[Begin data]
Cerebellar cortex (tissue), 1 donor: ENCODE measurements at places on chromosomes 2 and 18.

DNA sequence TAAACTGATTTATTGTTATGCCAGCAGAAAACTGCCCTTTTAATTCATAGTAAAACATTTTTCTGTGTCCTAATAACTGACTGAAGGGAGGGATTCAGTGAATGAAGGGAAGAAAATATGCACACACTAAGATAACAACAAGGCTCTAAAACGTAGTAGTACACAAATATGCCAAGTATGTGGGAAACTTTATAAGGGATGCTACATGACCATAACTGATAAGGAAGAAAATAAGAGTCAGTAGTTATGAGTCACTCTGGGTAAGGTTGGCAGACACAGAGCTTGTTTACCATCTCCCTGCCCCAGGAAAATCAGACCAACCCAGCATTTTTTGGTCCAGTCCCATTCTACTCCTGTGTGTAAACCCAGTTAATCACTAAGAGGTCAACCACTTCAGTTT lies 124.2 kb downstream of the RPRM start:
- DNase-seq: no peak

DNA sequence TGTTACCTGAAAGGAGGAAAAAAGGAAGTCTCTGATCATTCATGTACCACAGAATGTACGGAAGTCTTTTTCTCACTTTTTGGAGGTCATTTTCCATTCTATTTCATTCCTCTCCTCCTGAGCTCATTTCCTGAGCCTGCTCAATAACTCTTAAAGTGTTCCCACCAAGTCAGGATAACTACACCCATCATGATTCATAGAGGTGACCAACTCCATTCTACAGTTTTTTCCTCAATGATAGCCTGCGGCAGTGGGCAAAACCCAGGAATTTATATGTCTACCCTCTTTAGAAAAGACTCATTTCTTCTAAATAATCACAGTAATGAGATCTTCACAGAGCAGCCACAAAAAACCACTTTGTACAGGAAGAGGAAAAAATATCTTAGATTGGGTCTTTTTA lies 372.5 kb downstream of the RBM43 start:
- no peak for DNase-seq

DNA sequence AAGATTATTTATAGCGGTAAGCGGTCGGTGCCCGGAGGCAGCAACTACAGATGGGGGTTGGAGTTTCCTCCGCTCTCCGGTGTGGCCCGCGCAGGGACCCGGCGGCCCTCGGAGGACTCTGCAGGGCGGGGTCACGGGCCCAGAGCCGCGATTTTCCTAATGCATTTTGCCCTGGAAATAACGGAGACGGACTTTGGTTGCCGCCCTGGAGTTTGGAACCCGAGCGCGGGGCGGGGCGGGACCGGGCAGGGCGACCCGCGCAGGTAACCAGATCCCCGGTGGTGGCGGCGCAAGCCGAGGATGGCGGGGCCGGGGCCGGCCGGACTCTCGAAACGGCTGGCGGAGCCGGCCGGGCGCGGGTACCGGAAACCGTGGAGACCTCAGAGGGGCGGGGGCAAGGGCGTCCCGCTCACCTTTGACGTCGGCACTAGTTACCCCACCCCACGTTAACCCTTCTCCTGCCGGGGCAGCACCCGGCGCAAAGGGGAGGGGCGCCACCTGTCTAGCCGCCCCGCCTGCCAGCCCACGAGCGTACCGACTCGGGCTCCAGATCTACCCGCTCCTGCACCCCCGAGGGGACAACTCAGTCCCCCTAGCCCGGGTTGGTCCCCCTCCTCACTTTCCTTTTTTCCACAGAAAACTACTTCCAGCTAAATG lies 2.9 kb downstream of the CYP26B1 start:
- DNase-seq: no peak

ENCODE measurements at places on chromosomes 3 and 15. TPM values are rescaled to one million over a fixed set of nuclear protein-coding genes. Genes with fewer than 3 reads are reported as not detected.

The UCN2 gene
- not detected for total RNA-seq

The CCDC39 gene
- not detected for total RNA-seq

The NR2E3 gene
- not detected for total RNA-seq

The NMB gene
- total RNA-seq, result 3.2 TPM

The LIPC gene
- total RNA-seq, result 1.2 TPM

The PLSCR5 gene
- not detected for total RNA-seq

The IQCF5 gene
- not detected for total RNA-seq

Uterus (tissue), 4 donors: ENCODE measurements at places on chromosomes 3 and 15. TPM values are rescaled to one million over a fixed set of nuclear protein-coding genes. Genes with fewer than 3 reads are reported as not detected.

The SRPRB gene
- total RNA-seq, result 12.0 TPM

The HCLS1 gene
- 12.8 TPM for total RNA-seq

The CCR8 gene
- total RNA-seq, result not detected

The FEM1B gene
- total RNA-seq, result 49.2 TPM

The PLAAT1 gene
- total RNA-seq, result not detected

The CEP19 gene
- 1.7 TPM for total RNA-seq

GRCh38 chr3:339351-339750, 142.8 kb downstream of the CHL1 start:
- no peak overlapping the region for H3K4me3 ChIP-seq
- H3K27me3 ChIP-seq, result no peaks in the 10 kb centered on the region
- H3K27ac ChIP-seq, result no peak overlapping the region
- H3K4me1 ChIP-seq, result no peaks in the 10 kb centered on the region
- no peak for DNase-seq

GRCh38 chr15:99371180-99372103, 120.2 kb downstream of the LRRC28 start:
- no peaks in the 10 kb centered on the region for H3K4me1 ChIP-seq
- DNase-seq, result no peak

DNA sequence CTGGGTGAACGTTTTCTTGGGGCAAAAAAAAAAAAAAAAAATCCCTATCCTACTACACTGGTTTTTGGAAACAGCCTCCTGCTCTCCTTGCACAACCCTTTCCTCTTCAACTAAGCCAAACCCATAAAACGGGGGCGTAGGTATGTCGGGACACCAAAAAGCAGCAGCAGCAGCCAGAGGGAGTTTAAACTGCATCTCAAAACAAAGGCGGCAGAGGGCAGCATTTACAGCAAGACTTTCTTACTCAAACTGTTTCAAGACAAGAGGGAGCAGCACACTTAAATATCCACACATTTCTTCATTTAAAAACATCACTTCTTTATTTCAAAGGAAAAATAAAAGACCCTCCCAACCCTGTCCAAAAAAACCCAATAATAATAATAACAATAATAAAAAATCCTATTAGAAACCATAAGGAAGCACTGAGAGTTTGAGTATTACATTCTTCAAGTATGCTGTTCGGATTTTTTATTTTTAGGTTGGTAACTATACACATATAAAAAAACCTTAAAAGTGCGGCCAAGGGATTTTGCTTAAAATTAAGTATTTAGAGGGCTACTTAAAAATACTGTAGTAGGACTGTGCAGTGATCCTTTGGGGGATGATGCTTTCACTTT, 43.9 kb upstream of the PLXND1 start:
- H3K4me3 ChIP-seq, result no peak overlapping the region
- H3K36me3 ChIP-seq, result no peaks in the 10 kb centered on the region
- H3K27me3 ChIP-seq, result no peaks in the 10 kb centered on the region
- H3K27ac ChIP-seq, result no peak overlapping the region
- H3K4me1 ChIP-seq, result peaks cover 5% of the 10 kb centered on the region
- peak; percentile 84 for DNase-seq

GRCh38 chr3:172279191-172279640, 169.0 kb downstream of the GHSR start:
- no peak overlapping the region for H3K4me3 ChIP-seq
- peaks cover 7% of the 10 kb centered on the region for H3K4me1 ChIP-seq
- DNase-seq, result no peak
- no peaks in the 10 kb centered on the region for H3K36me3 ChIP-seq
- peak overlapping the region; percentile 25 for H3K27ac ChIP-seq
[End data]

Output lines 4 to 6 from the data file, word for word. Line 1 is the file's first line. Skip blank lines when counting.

DNA sequence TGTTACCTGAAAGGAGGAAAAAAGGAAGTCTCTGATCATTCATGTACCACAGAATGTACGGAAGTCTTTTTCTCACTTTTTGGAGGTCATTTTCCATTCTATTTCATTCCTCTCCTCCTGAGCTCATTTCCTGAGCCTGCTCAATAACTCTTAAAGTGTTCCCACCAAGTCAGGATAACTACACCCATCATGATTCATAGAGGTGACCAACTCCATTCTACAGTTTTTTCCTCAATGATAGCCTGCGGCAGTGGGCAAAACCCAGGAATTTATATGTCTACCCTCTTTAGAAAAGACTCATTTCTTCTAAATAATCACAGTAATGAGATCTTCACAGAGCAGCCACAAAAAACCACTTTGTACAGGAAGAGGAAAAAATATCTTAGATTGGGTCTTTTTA lies 372.5 kb downstream of the RBM43 start:
- no peak for DNase-seq

DNA sequence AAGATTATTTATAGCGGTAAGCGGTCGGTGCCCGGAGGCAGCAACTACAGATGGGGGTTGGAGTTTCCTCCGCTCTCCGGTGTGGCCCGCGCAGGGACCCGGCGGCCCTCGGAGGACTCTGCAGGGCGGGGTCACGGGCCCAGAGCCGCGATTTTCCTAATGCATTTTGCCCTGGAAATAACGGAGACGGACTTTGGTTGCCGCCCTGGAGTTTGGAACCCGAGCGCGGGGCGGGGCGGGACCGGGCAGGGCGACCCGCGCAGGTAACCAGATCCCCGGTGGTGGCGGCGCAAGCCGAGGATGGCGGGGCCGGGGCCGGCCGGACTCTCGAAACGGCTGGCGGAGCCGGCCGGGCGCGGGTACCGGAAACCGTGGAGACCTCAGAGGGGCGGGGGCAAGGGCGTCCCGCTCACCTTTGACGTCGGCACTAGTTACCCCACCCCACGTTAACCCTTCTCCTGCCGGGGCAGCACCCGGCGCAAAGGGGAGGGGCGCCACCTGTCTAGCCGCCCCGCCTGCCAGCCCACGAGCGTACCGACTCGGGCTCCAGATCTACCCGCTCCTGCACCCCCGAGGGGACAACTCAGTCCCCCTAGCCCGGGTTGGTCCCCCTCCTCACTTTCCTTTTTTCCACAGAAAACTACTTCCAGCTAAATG lies 2.9 kb downstream of the CYP26B1 start: